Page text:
We’ve heard that a pancreatic cancer diagnosis might as well be a death sentence. Most victims die within just a few months after diagnosis. But there may be a new ray of hope, found in nature in just the last few years. This substance appears to be capable of at least slowing the progress of this… as well as other… deadly cancers.
In 2008, a research group from the University of Florida (Tampa) published an article titled: Delta-tocotrienol is the most bioactive natural tocotrienol in the prevention of pancreatic cancer transformation.1 Tocotrienols are more active forms of vitamin E, and like the tocopherol forms, exist in alpha, beta, delta and gamma forms; these researchers were reporting that delta-tocotrienol is active against pancreatic cancer in experimental animals (mice), where 100mg per kilogram inhibited pancreatic tumour growth by 80 per cent. (100mg per kilogram ‘translated’ to a 70 kilogram, or 154lb, adult human is 7,000mg, 7g.)
No toxicity or cell damage detected with delta-tocotrienol
The University of South Florida researchers followed up this study with another published in 2009, in which it was noted that the mice given these quantities suffered no toxicity, and no cell damage was detected microscopically. They concluded that clinical investigations of delta-tocotrienol against pancreatic cancer were justified.2
In 2011, another University of South Florida publication3 described one way (for the technically inclined, one ‘mechanism’) in which tocotrienols slow human pancreatic cancer cell growth by inhibiting NF-kB (nuclear factor kappa beta). They found that the ability of each tocotrienol isomer (alpha, beta, delta, gamma) to inhibit pancreatic cancer cell growth was directly proportional to its ability to inhibit NF-kB. As a result of this and other findings – including those about no toxicity even at these doses – they announced that they would be conducting a ‘phase 1’ trial of delta-tocotrienol in pancreatic cancer patients.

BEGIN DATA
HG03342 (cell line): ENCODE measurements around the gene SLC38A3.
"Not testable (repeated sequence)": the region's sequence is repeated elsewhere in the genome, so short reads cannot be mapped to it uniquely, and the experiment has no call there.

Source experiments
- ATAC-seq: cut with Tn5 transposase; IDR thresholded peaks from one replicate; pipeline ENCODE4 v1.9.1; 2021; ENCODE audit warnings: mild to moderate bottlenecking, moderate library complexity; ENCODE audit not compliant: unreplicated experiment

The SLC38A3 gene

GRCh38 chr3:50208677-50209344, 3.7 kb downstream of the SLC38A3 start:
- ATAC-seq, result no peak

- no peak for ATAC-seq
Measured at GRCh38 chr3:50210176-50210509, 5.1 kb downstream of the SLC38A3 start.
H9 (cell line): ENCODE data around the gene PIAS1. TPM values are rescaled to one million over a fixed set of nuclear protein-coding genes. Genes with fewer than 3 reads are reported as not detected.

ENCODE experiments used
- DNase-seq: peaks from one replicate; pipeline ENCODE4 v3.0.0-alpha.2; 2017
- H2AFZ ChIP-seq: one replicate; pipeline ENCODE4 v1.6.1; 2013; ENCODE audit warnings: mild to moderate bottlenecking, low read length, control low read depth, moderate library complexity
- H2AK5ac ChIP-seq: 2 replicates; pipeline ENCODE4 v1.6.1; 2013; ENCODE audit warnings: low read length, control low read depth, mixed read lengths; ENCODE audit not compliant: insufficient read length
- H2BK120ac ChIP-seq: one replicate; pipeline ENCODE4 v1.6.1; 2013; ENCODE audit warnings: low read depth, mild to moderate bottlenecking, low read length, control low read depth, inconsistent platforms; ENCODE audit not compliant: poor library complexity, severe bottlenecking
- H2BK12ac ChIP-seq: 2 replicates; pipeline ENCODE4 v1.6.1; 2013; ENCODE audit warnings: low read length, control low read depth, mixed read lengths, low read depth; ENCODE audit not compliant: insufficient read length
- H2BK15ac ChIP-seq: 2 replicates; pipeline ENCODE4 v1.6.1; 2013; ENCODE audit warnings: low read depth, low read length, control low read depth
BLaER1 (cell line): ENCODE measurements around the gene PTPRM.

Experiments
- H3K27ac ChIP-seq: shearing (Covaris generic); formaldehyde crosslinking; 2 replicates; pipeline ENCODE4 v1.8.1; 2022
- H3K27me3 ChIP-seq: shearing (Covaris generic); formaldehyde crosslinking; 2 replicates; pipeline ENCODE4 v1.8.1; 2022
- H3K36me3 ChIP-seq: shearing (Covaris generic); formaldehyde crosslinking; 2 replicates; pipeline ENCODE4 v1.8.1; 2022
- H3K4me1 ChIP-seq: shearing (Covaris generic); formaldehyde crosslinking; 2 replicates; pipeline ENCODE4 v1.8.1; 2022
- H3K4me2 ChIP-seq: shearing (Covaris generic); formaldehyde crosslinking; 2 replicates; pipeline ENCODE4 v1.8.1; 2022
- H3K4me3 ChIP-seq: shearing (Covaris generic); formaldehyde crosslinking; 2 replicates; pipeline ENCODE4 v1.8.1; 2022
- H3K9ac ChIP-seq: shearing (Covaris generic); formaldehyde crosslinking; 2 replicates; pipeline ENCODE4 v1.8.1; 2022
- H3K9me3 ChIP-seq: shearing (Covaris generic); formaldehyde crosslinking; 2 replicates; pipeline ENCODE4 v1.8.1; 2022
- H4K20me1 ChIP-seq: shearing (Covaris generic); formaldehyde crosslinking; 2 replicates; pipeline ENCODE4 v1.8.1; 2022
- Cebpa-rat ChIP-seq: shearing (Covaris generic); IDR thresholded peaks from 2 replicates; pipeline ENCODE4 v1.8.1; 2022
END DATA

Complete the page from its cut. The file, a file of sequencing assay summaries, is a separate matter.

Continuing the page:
Evidence for delta-tocotrienol’s abilities continues to build
This wasn’t the first time that delta tocotrienol’s had shown some promise against certain cancers. Previously, two researchers at Texas Woman’s University (Denton, Texas) reported4 another mechanism of action by which delta-tocotrienol (and other tocotrienols, but not as efficiently) suppressed several lines of human pancreatic cancer cells, by inhibiting the enzyme ‘HMG CoA reductase’ (3-hydroxy-3-methylglutaryl co-enzyme A). If HMG CoA reductase seems familiar to you, it’s because it is the enzyme responsible for cholesterol synthesis, the very same one that ‘statin’ patent medicines inhibit. The Texas researchers concluded that suppression of the ‘mevalonate pathway’ by inhibition of HMG CoA reductase ‘may have potential’ in pancreatic cancer treatment.
A 2011 publication (Tocotrienols inhibit AKT and ERK activation and suppress pancreatic cancer cell proliferation by suppressing the ErbB2 pathway) from researchers at the University of East Tennessee (Johnson City) reported yet one more way in which tocotrienols suppress pancreatic cancer cell proliferation.5 I barely understand these mechanisms myself yet, but I’m mentioning them to point out that there are actually several entirely natural ways (‘molecular mechanisms’) to suppress pancreatic cancer cell growth. Synthetic, thoroughly unnatural, highly toxic, but readily patentable and enormously costly molecules are clearly not the only way to suppress… and perhaps even one day cure… cancer.
Bergamot is another potential cancer buster
I’m no expert on natural molecular mechanisms of curing cancer, but to my knowledge at least one other very-promising natural substance, bergamot, has not been tried against this particular cancer yet. Even so, bergamot is very likely to suppress pancreatic cancer cell growth.
So how can anyone know if it hasn’t been tried? As the December 2012 Nutrition & Healing detailed, bergamot lowers cholesterol by inhibiting the enzyme HMG Co A reductase,6 one of the very same ‘molecular mechanisms’ by which delta-tocotrienol (and other tocotrienols) suppress human pancreatic cancer cell growth. So there’s an excellent chance that bergamot will do the same thing! Research is just getting started about the anti-cancer effects of bergamot. So far, it’s been reported to inhibit the growth of neuroblastoma cells.
Please keep in mind that no researchers have found that delta, gamma, or any other tocotrienols cure pancreatic cancer outright. But even so, it appears that they slow it down, and evidence suggests that bergamot may help too. When faced with pancreatic cancer, even slowing it down – without any adverse effects so far observed – is a big step in the right direction.Wishing you the best of health,
Dr. Jonathan V. Wright
Nutrition & Healing
Volume 7, Issue 8 – August 2013
Full references and citations for this article are available in the downloadable PDF version of the monthly Nutrition and Healing issue in which this article appears.